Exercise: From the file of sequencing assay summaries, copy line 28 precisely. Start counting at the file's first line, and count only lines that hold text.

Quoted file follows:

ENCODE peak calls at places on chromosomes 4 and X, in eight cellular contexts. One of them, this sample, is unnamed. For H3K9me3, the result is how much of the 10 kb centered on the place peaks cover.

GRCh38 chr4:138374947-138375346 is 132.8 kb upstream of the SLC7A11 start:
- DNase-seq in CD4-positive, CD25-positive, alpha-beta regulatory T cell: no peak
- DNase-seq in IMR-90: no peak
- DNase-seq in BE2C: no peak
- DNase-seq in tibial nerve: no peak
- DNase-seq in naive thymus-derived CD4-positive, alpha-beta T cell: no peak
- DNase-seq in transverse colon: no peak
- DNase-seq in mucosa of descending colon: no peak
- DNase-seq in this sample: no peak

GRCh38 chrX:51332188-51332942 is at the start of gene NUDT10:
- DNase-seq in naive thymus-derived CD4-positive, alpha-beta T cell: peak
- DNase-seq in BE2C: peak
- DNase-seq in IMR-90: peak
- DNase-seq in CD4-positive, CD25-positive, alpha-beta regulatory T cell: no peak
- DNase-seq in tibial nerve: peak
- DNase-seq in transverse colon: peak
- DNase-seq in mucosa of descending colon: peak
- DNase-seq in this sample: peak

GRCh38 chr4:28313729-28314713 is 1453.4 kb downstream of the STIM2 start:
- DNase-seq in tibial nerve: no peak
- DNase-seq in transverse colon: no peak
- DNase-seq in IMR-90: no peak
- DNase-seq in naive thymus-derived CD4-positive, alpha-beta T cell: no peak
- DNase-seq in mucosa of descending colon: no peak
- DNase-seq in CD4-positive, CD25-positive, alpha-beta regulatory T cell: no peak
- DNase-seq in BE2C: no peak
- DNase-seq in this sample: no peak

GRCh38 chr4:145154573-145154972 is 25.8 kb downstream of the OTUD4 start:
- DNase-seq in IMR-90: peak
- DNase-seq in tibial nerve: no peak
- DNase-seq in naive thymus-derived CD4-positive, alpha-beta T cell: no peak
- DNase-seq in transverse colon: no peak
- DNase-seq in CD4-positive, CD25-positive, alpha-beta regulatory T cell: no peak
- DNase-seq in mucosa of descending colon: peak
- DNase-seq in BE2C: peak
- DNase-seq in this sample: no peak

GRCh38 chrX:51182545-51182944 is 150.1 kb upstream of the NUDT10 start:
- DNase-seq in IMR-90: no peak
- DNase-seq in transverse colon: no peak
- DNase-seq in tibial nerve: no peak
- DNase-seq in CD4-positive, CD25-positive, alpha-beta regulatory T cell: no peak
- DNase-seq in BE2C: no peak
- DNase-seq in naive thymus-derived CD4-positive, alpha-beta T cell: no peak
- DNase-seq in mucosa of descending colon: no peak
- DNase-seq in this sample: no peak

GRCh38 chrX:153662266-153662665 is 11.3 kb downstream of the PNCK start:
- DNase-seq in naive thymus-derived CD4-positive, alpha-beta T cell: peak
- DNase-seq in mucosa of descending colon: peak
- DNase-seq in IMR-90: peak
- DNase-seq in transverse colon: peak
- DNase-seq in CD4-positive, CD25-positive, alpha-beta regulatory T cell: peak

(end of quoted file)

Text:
- DNase-seq in this sample: no peak